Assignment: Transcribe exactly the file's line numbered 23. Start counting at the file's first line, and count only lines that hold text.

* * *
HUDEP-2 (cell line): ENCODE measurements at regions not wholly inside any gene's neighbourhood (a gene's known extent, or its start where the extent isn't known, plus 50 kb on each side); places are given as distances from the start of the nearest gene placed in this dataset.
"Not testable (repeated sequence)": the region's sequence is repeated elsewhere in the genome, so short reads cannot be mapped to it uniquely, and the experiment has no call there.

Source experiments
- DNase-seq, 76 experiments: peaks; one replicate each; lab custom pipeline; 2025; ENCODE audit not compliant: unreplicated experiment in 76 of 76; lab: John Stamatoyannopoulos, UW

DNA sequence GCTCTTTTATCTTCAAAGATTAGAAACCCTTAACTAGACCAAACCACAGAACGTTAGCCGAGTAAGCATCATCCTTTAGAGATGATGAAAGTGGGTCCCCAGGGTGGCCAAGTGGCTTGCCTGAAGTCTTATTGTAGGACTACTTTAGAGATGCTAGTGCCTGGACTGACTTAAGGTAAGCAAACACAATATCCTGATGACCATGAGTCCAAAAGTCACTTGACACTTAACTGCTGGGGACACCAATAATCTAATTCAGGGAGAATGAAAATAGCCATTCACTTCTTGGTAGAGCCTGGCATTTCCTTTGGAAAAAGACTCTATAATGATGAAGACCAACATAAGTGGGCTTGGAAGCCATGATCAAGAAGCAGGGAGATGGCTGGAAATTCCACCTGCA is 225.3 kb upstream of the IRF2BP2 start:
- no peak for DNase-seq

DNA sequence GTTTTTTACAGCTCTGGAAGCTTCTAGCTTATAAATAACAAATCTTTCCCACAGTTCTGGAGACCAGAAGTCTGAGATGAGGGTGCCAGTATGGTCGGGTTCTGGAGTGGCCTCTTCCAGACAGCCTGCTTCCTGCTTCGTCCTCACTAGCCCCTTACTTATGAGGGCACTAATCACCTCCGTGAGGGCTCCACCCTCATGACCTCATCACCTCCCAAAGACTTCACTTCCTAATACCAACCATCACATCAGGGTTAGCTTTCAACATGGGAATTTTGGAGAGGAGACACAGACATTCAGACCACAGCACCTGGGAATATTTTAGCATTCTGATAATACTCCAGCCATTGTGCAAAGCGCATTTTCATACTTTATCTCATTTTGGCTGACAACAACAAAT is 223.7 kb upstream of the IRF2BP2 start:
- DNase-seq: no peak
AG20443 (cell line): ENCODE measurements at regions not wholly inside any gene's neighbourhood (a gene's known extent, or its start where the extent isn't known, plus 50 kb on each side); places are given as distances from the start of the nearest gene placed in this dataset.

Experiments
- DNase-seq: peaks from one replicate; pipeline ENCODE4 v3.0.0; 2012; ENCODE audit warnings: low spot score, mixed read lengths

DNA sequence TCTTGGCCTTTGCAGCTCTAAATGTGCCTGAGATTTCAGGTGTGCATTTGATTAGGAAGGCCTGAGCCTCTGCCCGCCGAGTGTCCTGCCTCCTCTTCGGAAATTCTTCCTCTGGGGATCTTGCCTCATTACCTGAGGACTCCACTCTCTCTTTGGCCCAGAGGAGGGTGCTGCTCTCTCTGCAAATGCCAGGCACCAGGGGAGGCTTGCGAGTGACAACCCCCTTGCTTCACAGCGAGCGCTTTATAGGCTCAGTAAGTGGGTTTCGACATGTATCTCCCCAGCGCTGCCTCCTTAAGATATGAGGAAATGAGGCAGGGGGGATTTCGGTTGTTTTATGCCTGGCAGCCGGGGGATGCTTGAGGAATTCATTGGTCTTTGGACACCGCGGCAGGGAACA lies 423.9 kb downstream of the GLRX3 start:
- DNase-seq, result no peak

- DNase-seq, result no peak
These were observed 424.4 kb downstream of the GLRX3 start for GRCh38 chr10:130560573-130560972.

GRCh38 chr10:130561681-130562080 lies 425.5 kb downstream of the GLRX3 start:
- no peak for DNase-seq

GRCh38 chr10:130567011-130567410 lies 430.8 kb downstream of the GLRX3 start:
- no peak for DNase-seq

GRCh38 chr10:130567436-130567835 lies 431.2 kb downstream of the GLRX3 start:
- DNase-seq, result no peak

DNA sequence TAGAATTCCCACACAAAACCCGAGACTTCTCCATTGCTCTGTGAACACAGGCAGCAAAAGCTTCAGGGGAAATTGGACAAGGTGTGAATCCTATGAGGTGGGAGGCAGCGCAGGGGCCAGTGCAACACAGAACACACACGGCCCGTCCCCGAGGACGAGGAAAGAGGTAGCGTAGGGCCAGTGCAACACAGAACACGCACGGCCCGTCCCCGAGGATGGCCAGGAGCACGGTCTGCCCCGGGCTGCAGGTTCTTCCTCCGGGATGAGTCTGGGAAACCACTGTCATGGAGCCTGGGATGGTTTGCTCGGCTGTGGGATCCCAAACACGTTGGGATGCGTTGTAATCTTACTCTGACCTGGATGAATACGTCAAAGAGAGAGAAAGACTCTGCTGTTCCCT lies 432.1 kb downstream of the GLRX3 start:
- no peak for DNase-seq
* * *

- no peak for DNase-seq